America’s Best States to Live In

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45. Arkansas
> 10-yr. population change: +6.0% (19th smallest increase)
> Annual unemployment: 3.7% (18th lowest)
> Poverty rate: 16.4% (7th highest)
> Life expectancy at birth: 76.2 years (6th shortest)

The median household income in Arkansas of $45,869 per year is well below the national figure of $60,336 per year and is the third lowest of all states. The cost of living is lower in Arkansas, with goods and services costing 13.1% less than they do on average nationwide. However, this is often not enough to offset the state’s low incomes as 16.4% of the population lives in poverty, more than the national rate of 13.4%.

Those who earn low incomes are less likely to be able to afford medical care. In Arkansas, 24.5% of adults report they are in poor health, the highest share in the nation. In addition, adults in Arkansas report a relatively high number of physically and mentally unhealthy days per month of about five for each — both the second most days of all states.

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44. Oklahoma
> 10-yr. population change: +8.7% (22nd largest increase)
> Annual unemployment: 4.3% (23rd highest)
> Poverty rate: 15.8% (8th highest)
> Life expectancy at birth: 76.1 years (5th shortest)

Oklahoma has one of the lower statewide life expectancies at 76.1 years, which contributes to its ranking as the seventh worst state in which to live. In recent years, no state’s life expectancy has grown at a slower pace. From 1980 to 2014, Oklahoma’s life expectancy increased just 3.4%, a full percentage point behind the next lowest increase, which was in Arkansas.

Oklahoma households tend to have significantly lower incomes than the typical American household. The state’s median household income of $50,051 a year is more than $10,000 below the U.S. median household income. Better-educated workers are more likely to earn high salaries, but Oklahoma’s bachelor’s degree attainment rate of 25.5% is one of the lowest nationwide.

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43. New Mexico
> 10-yr. population change: +6.0% (20th smallest increase)
> Annual unemployment: 6.2% (2nd highest)
> Poverty rate: 19.7% (2nd highest)
> Life expectancy at birth: 78.4 years (17th shortest)

New Mexico has the second highest violent crime rate among states, as well as the highest property crime rate. The state’s high crime levels may be inhibiting economic development and could be a contributing factor in the state’s high unemployment rate. As of 2017, 6.2% of the workforce in New Mexico was unemployed, the second highest annual unemployment rate in the nation. New Mexico also has the highest share of families making less than $10,000 a year, at 6.6%, roughly double the national share of 3.8%. The poverty rate in the state of 19.7% also exceeds the national rate of 13.4%. It is the second highest poverty rate of all states.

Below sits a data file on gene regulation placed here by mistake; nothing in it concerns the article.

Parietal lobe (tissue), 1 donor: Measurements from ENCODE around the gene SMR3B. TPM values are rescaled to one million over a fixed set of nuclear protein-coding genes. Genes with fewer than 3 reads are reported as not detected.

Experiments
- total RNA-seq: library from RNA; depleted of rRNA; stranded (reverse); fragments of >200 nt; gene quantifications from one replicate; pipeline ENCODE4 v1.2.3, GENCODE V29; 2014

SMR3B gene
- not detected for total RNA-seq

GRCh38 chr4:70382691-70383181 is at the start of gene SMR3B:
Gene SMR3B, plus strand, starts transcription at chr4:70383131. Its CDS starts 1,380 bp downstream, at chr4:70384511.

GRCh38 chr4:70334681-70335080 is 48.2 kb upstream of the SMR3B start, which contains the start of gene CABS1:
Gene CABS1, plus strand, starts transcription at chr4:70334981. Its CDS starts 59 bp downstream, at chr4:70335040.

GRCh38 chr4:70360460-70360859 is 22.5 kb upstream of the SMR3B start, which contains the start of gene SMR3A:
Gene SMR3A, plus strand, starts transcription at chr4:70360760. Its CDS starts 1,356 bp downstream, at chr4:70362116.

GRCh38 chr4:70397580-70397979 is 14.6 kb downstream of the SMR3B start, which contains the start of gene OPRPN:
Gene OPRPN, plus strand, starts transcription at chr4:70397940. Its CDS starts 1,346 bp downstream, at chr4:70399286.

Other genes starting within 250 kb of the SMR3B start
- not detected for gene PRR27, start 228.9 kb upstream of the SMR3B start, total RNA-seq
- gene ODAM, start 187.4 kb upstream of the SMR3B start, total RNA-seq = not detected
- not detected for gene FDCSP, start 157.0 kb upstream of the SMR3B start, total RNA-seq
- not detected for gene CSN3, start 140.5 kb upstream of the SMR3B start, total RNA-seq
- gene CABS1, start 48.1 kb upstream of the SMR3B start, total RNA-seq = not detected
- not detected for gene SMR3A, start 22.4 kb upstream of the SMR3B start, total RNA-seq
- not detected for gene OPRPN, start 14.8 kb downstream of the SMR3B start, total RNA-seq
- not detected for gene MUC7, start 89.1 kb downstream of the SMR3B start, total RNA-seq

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42. Tennessee
> 10-yr. population change: +9.1% (21st largest increase)
> Annual unemployment: 3.7% (18th lowest)
> Poverty rate: 15.0% (10th highest)
> Life expectancy at birth: 76.3 years (8th shortest)

Adults in Tennessee are among the least active in the United States. Some 30.1% of adults say they do not exercise in their leisure time, the third highest rate among states and well above the U.S. rate of 23.0%. Adults who do not exercise are much more likely to be obese, and Tennessee also has one of the nation’s higher obesity rates, at 32.4%. Obese people are at higher risk of life-threatening conditions like heart disease and stroke. These health factors help explain Tennessee’s low life expectancy of 76.3 years, the eighth-shortest among states.

While crime is not part of the index, Tennessee’s high violent crime rate also affects quality of life in the state. There are 651.5 violent crimes per 100,000 state residents annually, much higher than the U.S. violent crime rate of 382.9 per 100,000.

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41. South Carolina
> 10-yr. population change: +14.0% (9th largest increase)
> Annual unemployment: 4.3% (23rd highest)
> Poverty rate: 15.4% (9th highest)
> Life expectancy at birth: 76.9 years (9th shortest)

Property crime is a serious issue in South Carolina. There were 3,195 property crimes for every 100,000 state residents in 2017, the fourth highest property crime rate of any state. The median household income is also relatively low in South Carolina, at $50,570 per year, the ninth lowest income among states and well below the national figure of $60,336.

Additionally, the state’s poverty rate of 15.4% is above the national poverty rate of 13.4% and is the ninth highest rate among all states. However, these socioeconomic drawbacks do not appear to be deterring newcomers to the state. In the past 10 years, the population grew by 14.0%, a much faster population growth rate than the U.S. population growth rate of 8.0%.